We can use those satellites to access the Internet as that plane flies hundreds of miles per hour.

No parenthesis is needed

And yet’s pitch-by-pitch still isn’t smart enough to know it doesn’t need a parenthetical “(s)” at the end of the word “out” when there are no runners on base!

Amazon AutoRip 

Thursday, January 10th, 2013

Amazon has just announced a new feature called AutoRip, which instantly provides folks with a free digital copy of an album when they buy the physical CD from Amazon. It’s a neat idea, but given the ease with which customers can create their own digital files, it seems that AutoRip’s overall utility is minor. Further, for music buyers who’ve moved to purchasing nothing but digital files, the whole thing is rather moot.

Still, AutoRip is painfully close to something I’ve found myself pining for since starting to use a Kindle e-reader: free Kindle copies of purchased physical books. Unlike CDs, there’s no easy way for book purchasers to create their own digital copy, so an “AutoRip for Books” would provide much more benefit. Someday, perhaps.

Android Issue #38538

Friday, January 4th, 2013

For almost three months, Google’s Android project has had a very peculiar bug open in its tracker. The bug’s name alone commands attention:

Google Now, if asked “What is a Giraffe?”, finishes the description with “he now praises the iPad”

If you’re unaware, Google Now is a personal assistant app for Android devices which aids in searching via voice. It takes in spoken commands, and speaks back results1. This bug is thus stating that when the app is asked to define the precise nature of a giraffe, a completely random phrase is tossed into the mix. That’s sure to rank near the top of any list of “most bizarre bugs”, and it’s likely to be ignored altogether due to its sheer preposterousness.

And yet, this report is entirely true. It seems Google’s text-to-speech tool has caught itself a case of the full-blown crazies, corrupting phrases containing a dee sound followed by the word “with”. If you want to play along at home, you can witness the madness yourself even without an Android device, albeit for a no-doubt-extremely-limited-time. Just use the Google Translate tool, along with a phrase like “end with”, to hear Google go completely bananas and start spouting nonsense.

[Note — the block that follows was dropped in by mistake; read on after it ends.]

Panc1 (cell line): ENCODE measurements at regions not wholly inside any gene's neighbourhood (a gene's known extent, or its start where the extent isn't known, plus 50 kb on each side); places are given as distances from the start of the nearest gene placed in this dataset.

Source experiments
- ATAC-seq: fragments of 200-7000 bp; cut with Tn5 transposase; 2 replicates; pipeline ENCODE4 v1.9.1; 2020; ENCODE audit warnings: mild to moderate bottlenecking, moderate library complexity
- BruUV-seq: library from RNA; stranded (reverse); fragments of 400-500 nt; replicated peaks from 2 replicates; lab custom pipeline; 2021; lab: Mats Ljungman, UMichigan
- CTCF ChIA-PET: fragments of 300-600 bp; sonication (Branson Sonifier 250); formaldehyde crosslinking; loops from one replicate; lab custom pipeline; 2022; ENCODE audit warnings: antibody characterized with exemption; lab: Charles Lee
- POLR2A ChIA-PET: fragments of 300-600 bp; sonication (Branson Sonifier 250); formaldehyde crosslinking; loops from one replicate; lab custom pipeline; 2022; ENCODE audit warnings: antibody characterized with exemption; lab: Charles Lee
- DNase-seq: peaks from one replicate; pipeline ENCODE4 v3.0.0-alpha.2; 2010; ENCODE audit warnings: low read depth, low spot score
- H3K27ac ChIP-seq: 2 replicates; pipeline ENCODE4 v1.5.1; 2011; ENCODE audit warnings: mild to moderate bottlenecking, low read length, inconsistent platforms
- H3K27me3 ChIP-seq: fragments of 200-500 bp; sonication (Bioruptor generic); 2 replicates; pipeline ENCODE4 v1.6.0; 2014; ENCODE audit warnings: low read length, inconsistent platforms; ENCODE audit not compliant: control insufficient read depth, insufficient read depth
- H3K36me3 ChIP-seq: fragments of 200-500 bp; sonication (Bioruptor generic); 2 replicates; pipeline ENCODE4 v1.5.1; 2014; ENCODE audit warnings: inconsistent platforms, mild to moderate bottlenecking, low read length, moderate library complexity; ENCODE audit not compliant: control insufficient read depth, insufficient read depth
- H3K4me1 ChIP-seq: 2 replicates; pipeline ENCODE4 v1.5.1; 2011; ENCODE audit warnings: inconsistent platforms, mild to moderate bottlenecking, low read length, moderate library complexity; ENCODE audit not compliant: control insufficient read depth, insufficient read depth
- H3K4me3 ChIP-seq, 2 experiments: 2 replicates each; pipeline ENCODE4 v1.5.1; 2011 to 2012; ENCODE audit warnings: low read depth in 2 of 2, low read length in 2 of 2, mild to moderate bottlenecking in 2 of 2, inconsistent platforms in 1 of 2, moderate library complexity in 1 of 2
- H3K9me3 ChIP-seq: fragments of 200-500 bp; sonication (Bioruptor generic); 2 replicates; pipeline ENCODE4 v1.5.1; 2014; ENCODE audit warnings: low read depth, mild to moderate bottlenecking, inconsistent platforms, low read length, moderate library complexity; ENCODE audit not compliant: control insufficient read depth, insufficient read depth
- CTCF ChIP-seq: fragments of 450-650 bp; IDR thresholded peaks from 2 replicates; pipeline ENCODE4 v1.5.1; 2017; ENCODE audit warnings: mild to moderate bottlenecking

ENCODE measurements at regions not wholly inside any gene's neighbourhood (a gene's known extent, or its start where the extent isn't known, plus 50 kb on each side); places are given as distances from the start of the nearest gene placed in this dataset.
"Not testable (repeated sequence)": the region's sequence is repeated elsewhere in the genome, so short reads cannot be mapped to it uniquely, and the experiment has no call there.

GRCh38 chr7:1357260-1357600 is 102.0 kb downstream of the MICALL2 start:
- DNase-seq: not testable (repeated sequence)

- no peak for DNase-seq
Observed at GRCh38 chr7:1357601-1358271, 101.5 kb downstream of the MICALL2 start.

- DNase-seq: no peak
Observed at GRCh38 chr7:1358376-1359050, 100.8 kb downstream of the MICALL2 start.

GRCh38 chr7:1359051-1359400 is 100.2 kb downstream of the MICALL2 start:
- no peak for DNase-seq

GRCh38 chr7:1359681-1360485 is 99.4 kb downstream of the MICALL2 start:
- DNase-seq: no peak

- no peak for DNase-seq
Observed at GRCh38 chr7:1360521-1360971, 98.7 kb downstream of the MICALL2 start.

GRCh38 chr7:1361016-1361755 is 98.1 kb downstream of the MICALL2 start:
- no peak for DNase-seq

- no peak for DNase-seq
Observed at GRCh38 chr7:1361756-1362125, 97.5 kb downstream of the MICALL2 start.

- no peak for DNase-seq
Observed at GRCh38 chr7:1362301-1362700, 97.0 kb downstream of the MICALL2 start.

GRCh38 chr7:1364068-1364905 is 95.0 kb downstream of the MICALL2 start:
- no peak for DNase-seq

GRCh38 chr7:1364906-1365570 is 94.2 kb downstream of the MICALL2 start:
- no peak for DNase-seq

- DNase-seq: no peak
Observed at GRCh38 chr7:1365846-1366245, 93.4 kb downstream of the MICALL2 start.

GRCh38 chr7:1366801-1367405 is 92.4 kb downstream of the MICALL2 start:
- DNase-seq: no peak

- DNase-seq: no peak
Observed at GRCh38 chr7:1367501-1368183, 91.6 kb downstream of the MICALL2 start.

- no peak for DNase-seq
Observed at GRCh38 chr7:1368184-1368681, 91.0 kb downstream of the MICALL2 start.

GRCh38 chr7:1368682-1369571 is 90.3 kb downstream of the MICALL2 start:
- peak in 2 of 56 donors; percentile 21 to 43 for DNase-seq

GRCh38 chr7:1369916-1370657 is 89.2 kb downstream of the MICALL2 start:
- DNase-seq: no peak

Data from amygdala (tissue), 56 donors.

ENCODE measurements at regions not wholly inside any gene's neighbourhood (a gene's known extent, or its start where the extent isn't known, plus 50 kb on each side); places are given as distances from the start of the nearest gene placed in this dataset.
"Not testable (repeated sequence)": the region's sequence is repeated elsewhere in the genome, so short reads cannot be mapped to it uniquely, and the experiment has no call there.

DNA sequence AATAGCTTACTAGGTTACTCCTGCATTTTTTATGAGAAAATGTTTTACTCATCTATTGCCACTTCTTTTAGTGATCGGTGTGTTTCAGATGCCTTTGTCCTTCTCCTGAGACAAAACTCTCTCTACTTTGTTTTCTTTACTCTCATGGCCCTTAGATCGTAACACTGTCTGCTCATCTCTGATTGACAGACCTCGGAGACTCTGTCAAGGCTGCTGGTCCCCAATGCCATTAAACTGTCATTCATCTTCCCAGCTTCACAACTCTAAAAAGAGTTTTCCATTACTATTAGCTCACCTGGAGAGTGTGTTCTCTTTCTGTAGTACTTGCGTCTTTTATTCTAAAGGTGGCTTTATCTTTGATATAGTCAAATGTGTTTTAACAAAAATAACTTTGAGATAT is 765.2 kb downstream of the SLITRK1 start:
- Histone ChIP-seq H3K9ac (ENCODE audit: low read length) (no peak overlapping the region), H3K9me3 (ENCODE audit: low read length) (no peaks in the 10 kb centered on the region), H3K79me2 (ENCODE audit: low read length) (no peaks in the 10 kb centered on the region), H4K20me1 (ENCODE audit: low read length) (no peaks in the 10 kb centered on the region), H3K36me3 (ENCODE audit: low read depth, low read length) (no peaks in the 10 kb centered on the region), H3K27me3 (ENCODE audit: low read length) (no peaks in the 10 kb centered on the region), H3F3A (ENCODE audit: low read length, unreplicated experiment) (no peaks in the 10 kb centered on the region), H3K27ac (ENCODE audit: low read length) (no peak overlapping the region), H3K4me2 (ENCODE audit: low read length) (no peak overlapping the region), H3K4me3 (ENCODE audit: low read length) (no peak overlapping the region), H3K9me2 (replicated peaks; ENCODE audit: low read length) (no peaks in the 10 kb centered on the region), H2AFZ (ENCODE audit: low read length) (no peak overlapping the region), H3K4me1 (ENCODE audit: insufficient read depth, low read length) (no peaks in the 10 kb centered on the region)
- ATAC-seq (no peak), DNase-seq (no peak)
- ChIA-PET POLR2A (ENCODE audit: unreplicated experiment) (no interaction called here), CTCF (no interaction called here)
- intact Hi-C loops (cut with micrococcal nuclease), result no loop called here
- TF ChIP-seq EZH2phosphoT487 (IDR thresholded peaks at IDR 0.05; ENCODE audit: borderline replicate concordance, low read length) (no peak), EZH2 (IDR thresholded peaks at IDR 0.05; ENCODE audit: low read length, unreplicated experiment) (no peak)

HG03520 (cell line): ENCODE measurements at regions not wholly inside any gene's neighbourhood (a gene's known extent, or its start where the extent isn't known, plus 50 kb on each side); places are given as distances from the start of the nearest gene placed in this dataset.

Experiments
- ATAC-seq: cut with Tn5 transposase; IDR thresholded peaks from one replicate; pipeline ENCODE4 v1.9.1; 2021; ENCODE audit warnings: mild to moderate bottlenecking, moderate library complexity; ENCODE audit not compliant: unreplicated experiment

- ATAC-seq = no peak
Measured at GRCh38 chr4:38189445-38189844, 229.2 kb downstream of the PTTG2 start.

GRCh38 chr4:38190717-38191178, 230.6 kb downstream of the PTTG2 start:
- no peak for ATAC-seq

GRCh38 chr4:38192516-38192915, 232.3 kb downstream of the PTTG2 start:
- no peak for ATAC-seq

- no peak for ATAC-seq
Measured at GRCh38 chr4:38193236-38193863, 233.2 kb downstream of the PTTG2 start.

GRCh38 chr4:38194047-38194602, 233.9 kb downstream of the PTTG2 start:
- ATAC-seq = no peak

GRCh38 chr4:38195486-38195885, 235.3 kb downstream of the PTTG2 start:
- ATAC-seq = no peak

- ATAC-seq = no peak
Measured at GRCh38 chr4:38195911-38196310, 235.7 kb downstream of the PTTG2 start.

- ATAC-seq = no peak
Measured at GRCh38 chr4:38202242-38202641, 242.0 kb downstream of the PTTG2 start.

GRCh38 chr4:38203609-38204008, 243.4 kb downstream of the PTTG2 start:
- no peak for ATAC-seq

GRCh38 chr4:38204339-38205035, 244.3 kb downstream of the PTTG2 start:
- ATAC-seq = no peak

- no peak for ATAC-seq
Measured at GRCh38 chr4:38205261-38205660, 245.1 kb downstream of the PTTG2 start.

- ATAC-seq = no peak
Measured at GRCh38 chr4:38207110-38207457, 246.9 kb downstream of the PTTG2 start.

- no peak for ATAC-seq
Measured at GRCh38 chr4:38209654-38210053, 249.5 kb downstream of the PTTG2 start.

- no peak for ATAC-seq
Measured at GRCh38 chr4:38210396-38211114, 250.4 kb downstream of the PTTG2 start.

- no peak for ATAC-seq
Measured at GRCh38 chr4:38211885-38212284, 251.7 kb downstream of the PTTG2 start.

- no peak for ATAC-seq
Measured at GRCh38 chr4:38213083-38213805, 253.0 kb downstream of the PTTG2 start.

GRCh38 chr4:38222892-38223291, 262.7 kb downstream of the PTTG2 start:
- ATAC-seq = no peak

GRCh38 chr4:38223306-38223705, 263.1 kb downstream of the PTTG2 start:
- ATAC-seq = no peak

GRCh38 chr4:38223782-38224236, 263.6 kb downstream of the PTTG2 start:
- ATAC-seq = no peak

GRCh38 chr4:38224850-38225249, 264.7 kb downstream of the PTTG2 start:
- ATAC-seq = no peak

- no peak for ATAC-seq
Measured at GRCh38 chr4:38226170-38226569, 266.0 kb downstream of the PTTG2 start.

Here’s a screenshot of just how the audio can be obtained, with a highlight on the button to click2:

It really did happen.
Create your own embarrassing story!

It’s almost certain that things like this will stop working soon, so here’s an archived recording for future amusement:

So, just what in the hell is going on here? Are we all suffering from an exceedingly specific mass auditory hallucination? Has Google’s text-to-speech tool been hacked, or worse, haunted, possibly by the pettily vengeful ghost of Steve Jobs? Stop reading here if you wish to preserve the mystery and wonder of it all.

Unfortunately, the answer is a bit more mundane. Google’s tool is simply broken, and providing some bum data. It appears that the phrase “he now praises the iPad” originates from this article:

Describing the negotiations last spring as being filled with “so much drama,” he now praises the iPad.

Indeed, if the phrase “filled with” is used, the entire quote is inserted, including the “so much drama” bit. It’s likely that some human error is causing this audio snippet to be incorrectly used alongside some instances of the word “with”. Perhaps we’ll get a more specific explanation of the issue in the future. For now, however, use your awareness of this bug to shock and amaze your friends while you still can.


  1. Similar to Apple’s much-ballyhooed Siri, previously covered here and here. ↩︎

  2. The issue seems to be heard exclusively with the female American English voice. It appears you can guarantee that Google Translate will use this voice by using the Mexican domain. ↩︎